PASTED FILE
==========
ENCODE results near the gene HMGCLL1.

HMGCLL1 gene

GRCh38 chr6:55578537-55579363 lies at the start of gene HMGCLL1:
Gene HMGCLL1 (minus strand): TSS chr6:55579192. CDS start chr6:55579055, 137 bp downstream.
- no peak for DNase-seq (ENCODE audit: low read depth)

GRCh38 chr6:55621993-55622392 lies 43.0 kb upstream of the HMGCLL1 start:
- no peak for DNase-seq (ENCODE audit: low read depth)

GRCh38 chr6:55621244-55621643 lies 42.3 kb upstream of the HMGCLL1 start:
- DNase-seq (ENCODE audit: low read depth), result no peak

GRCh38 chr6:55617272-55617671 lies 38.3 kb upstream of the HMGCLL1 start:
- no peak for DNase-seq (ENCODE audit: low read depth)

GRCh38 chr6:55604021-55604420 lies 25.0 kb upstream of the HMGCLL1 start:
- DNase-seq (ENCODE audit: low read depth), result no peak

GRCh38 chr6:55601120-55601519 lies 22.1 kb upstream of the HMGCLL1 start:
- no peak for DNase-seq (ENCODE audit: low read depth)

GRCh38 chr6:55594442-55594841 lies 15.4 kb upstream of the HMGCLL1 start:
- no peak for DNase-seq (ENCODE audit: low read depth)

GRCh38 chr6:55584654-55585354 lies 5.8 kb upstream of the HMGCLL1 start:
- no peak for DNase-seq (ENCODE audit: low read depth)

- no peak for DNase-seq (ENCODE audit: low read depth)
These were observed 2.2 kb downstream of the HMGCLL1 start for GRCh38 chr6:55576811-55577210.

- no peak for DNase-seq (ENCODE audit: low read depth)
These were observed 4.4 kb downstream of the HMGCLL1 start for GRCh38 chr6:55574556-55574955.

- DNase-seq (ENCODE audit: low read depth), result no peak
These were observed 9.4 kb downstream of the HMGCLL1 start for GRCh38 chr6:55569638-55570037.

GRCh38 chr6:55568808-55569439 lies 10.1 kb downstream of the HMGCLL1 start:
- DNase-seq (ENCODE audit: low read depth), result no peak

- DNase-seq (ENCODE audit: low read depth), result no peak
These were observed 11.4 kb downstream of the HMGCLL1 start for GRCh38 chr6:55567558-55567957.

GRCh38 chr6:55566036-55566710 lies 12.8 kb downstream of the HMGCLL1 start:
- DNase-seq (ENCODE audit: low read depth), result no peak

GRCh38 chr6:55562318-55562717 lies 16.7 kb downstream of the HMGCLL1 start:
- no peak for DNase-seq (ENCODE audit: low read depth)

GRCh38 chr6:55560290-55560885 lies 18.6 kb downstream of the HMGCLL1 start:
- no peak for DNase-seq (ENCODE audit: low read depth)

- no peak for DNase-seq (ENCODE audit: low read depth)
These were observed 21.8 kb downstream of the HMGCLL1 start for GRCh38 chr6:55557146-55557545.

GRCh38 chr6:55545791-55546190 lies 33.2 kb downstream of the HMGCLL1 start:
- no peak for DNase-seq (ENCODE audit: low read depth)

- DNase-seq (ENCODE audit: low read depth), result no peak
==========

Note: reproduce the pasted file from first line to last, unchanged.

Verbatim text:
ENCODE results near the gene HMGCLL1.

HMGCLL1 gene

GRCh38 chr6:55578537-55579363 lies at the start of gene HMGCLL1:
Gene HMGCLL1 (minus strand): TSS chr6:55579192. CDS start chr6:55579055, 137 bp downstream.
- no peak for DNase-seq (ENCODE audit: low read depth)

GRCh38 chr6:55621993-55622392 lies 43.0 kb upstream of the HMGCLL1 start:
- no peak for DNase-seq (ENCODE audit: low read depth)

GRCh38 chr6:55621244-55621643 lies 42.3 kb upstream of the HMGCLL1 start:
- DNase-seq (ENCODE audit: low read depth), result no peak

GRCh38 chr6:55617272-55617671 lies 38.3 kb upstream of the HMGCLL1 start:
- no peak for DNase-seq (ENCODE audit: low read depth)

GRCh38 chr6:55604021-55604420 lies 25.0 kb upstream of the HMGCLL1 start:
- DNase-seq (ENCODE audit: low read depth), result no peak

GRCh38 chr6:55601120-55601519 lies 22.1 kb upstream of the HMGCLL1 start:
- no peak for DNase-seq (ENCODE audit: low read depth)

GRCh38 chr6:55594442-55594841 lies 15.4 kb upstream of the HMGCLL1 start:
- no peak for DNase-seq (ENCODE audit: low read depth)

GRCh38 chr6:55584654-55585354 lies 5.8 kb upstream of the HMGCLL1 start:
- no peak for DNase-seq (ENCODE audit: low read depth)

- no peak for DNase-seq (ENCODE audit: low read depth)
These were observed 2.2 kb downstream of the HMGCLL1 start for GRCh38 chr6:55576811-55577210.

- no peak for DNase-seq (ENCODE audit: low read depth)
These were observed 4.4 kb downstream of the HMGCLL1 start for GRCh38 chr6:55574556-55574955.

- DNase-seq (ENCODE audit: low read depth), result no peak
These were observed 9.4 kb downstream of the HMGCLL1 start for GRCh38 chr6:55569638-55570037.

GRCh38 chr6:55568808-55569439 lies 10.1 kb downstream of the HMGCLL1 start:
- DNase-seq (ENCODE audit: low read depth), result no peak

- DNase-seq (ENCODE audit: low read depth), result no peak
These were observed 11.4 kb downstream of the HMGCLL1 start for GRCh38 chr6:55567558-55567957.

GRCh38 chr6:55566036-55566710 lies 12.8 kb downstream of the HMGCLL1 start:
- DNase-seq (ENCODE audit: low read depth), result no peak

GRCh38 chr6:55562318-55562717 lies 16.7 kb downstream of the HMGCLL1 start:
- no peak for DNase-seq (ENCODE audit: low read depth)

GRCh38 chr6:55560290-55560885 lies 18.6 kb downstream of the HMGCLL1 start:
- no peak for DNase-seq (ENCODE audit: low read depth)

- no peak for DNase-seq (ENCODE audit: low read depth)
These were observed 21.8 kb downstream of the HMGCLL1 start for GRCh38 chr6:55557146-55557545.

GRCh38 chr6:55545791-55546190 lies 33.2 kb downstream of the HMGCLL1 start:
- no peak for DNase-seq (ENCODE audit: low read depth)

- DNase-seq (ENCODE audit: low read depth), result no peak